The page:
Concerns that Tesla Cybertruck’s hard body and angular design pose a threat to other road users

The angular design of Tesla’s Cybertruck has safety experts concerned that the electric pickup truck’s stiff stainless-steel exoskeleton could hurt pedestrians and cyclists and damage other vehicles on roads. Reuters…

The angular design of Tesla’s Cybertruck has safety experts concerned that the electric pickup truck’s stiff stainless-steel exoskeleton could hurt pedestrians and cyclists and damage other vehicles on roads.

Reuters News Agency spoke to six safety professors and officials who viewed videos of crash tests conducted by Tesla on its first new vehicle in nearly four years and shown during a webcast delivery event last week.

Crash test videos that Tesla live-streamed at a November 30 event were heavily discussed on social media. Experts who spoke to Reuters said they needed crash-test data to reach firm conclusions about the truck’s safety.

“The big problem is if they really make the skin of the vehicle very stiff by using thick stainless steel, then when people hit their heads on it, it’s going to cause more damage to them,” said Adrian Lund, the former president of the Insurance Institute for Highway Safety (IIHS), whose vehicle crash tests are an industry standard.

Tesla touted the structures of the truck that absorb impact during the crash. Tesla CEO Elon Musk said in a social media post on Tuesday that he was “highly confident” Cybertruck will be safer than other trucks for occupants and pedestrians.

Tesla, whose shares were slightly up at R4631.52 ($243.64) on 8 December, did not immediately respond to requests for comment on concerns raised by safety experts.

The vehicle, which is designed with flat planes and long, linear edges, is visually distinct. It is the first vehicle with a stainless-steel exterior since the launch of the DeLorean car, which was featured in the 1985 movie “Back to the Future”. The material has even broken the stamping machine that forms the panels, Musk said, touting the vehicle’s toughness.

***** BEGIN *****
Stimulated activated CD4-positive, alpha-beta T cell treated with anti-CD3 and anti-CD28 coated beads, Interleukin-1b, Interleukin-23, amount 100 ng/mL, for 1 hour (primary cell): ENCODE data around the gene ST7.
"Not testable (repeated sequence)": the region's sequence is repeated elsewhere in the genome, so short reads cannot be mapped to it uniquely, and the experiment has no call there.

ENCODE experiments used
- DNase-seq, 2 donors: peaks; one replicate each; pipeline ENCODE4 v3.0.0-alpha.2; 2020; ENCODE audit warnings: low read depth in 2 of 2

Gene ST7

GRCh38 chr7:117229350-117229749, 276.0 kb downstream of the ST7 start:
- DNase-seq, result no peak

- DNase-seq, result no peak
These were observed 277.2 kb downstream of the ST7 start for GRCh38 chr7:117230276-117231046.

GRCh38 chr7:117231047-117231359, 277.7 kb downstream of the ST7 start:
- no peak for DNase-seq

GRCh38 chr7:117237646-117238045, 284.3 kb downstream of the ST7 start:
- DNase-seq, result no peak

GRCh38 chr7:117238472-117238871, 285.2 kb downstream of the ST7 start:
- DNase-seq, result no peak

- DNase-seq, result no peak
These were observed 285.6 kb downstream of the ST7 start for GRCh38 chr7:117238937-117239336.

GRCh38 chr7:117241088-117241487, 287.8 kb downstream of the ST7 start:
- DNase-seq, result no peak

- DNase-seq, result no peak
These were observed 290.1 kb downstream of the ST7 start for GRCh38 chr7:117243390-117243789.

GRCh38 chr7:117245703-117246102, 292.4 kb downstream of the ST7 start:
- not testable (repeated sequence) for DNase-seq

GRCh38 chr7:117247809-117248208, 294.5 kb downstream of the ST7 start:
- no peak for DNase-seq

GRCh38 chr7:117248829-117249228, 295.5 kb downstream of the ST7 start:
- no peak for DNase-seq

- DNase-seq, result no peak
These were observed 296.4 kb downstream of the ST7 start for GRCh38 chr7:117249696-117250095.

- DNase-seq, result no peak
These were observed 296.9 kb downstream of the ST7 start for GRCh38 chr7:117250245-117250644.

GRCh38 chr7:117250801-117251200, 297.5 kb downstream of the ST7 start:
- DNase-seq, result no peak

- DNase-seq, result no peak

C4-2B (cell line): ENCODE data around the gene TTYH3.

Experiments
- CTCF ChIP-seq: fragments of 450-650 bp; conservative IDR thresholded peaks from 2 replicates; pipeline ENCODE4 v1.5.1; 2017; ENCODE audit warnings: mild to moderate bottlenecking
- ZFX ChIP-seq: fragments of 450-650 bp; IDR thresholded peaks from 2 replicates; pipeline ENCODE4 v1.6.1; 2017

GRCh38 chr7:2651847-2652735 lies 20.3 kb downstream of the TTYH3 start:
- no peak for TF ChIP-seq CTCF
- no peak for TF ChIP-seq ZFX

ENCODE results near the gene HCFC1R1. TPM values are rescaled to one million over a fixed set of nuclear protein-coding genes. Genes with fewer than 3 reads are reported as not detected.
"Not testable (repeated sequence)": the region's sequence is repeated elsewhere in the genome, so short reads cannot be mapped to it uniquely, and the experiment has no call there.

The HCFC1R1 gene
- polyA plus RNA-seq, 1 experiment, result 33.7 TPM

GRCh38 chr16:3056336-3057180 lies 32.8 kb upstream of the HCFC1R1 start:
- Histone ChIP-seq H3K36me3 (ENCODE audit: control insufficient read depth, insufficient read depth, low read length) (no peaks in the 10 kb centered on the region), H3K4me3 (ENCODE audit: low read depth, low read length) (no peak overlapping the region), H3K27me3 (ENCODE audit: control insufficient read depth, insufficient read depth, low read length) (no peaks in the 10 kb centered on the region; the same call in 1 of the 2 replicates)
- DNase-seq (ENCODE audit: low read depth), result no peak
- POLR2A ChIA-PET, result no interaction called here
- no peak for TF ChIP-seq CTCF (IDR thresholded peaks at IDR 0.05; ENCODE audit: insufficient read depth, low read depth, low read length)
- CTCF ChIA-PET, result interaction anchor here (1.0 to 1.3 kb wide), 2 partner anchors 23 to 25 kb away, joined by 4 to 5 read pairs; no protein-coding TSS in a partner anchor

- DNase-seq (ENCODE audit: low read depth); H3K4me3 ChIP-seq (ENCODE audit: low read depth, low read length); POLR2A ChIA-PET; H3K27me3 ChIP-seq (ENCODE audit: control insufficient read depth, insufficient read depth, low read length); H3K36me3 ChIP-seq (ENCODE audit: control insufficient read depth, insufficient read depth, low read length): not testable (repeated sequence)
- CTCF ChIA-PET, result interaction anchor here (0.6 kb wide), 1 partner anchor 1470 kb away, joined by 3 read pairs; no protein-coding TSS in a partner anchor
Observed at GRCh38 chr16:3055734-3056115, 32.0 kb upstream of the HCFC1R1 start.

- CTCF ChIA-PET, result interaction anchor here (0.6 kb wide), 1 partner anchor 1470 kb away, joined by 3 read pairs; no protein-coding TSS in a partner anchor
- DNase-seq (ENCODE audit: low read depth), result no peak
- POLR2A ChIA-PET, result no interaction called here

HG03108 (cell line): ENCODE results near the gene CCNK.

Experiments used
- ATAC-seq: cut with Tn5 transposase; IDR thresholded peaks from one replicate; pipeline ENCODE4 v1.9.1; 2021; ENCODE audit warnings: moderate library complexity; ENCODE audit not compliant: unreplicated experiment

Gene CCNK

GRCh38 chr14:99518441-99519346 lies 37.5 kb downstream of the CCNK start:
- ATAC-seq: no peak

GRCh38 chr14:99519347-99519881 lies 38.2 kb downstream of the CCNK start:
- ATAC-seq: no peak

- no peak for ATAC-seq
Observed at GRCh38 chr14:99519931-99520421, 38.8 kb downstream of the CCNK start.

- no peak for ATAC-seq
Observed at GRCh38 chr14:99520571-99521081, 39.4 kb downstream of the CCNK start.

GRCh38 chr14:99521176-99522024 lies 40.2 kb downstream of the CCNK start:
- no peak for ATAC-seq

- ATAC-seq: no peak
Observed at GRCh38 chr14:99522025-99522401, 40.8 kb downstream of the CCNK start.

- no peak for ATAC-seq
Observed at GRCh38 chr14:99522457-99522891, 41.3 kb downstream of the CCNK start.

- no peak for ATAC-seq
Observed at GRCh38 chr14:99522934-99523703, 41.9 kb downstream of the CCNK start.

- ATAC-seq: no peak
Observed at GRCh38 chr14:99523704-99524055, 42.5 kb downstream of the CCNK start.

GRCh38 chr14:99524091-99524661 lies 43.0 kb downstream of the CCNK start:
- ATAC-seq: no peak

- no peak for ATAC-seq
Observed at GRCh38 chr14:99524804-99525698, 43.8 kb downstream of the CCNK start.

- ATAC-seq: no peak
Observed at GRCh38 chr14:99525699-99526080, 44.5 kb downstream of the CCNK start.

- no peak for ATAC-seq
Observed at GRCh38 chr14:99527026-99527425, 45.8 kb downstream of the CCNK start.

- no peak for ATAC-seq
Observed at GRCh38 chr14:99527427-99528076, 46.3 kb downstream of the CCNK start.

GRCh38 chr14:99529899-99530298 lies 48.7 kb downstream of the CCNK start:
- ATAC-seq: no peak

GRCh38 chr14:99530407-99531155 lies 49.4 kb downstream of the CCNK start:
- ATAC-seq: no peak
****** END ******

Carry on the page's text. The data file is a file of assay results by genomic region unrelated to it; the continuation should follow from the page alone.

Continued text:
During the launch event at the factory in Austin, Texas, Tesla said cold-rolled, stainless body panels are designed to absorb impact during a crash.

The front and rear structures have energy-absorbing ribs that help dissipate energy, and during a side impact, the skin of the door carried the majority of the crash load, it said.

George Washington University auto safety professor, Samer Hamdar, raised concerns about limited “crumple zones”, but added that other features might make up for that. Crumple zones are parts of a vehicle that deform in a crash to absorb the energy of an impact more safely.

“There might be the possibility of a shock-absorbent mechanism that will limit the fact that you have a limited crumple zone,” Hamdar said.

Starting at $60,990, Cybertruck will not be a high-volume vehicle like Tesla’s Model Y, but Musk has said Tesla was likely to reach a production rate of roughly 250,000 Cybertrucks a year in 2025.

Much of the concern was focused on those outside the Cybertruck. “If you have an argument with another car, you will win,” Musk said.

David Friedman, the former acting head of the National Highway Traffic Safety Administration, described the effect for the loser of the crash: “If you’re in a crash with another vehicle that has a crumple zone and your car is more rigid, then their cars are going to crush and yours is resistant,” he said.

Julia Griswold, director of the University of California, Berkeley’s Safe Transportation Research and Education Center, said she was “alarmed” by the crash test videos Tesla posted. She said the heavy weight of the trucks and their high acceleration “raise red flags for non-occupants”.

Tesla has not said whether it would sell Cybertrucks in Europe, but its chief engineer this month told motoring publication TopGear that EU safety rules aimed at protecting pedestrians by limiting external protrusions could make it tough to sell there.

“We hope Tesla doesn’t bring this vehicle to Europe. A vehicle of this size, power and huge weight will be lethal to pedestrians and cyclists in a collision,” the Brussels-based nonprofit European Transport Safety Council said in a statement.

US regulators rely on vehicle makers to self-test and certify their adherence to safety standards. Musk said in a recent interview with auto consultant, Sandy Munro, that the Cybertruck had passed regulatory review. The first dozen or so trucks were released to buyers last week.

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